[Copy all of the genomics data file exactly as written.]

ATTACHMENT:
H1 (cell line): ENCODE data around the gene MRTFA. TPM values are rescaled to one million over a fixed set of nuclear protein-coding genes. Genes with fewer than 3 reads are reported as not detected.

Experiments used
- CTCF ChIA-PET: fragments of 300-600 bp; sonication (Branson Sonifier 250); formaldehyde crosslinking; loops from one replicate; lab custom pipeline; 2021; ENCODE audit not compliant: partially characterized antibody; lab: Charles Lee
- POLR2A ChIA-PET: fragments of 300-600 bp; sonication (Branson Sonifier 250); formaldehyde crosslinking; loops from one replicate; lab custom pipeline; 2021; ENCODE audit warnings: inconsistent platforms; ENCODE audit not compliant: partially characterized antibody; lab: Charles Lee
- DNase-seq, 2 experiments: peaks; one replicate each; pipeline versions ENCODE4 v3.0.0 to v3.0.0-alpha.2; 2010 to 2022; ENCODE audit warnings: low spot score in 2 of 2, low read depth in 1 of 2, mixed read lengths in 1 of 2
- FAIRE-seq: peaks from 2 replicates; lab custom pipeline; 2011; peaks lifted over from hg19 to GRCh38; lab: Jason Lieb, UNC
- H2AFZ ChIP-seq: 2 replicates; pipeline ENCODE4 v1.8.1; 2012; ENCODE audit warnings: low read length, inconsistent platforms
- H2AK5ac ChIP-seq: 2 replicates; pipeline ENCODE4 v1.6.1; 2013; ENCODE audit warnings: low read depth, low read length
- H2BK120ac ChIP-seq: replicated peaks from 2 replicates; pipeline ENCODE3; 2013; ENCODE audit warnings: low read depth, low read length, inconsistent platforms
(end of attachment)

H1 (cell line): ENCODE data around the gene MRTFA. TPM values are rescaled to one million over a fixed set of nuclear protein-coding genes. Genes with fewer than 3 reads are reported as not detected.

Experiments used
- CTCF ChIA-PET: fragments of 300-600 bp; sonication (Branson Sonifier 250); formaldehyde crosslinking; loops from one replicate; lab custom pipeline; 2021; ENCODE audit not compliant: partially characterized antibody; lab: Charles Lee
- POLR2A ChIA-PET: fragments of 300-600 bp; sonication (Branson Sonifier 250); formaldehyde crosslinking; loops from one replicate; lab custom pipeline; 2021; ENCODE audit warnings: inconsistent platforms; ENCODE audit not compliant: partially characterized antibody; lab: Charles Lee
- DNase-seq, 2 experiments: peaks; one replicate each; pipeline versions ENCODE4 v3.0.0 to v3.0.0-alpha.2; 2010 to 2022; ENCODE audit warnings: low spot score in 2 of 2, low read depth in 1 of 2, mixed read lengths in 1 of 2
- FAIRE-seq: peaks from 2 replicates; lab custom pipeline; 2011; peaks lifted over from hg19 to GRCh38; lab: Jason Lieb, UNC
- H2AFZ ChIP-seq: 2 replicates; pipeline ENCODE4 v1.8.1; 2012; ENCODE audit warnings: low read length, inconsistent platforms
- H2AK5ac ChIP-seq: 2 replicates; pipeline ENCODE4 v1.6.1; 2013; ENCODE audit warnings: low read depth, low read length
- H2BK120ac ChIP-seq: replicated peaks from 2 replicates; pipeline ENCODE3; 2013; ENCODE audit warnings: low read depth, low read length, inconsistent platforms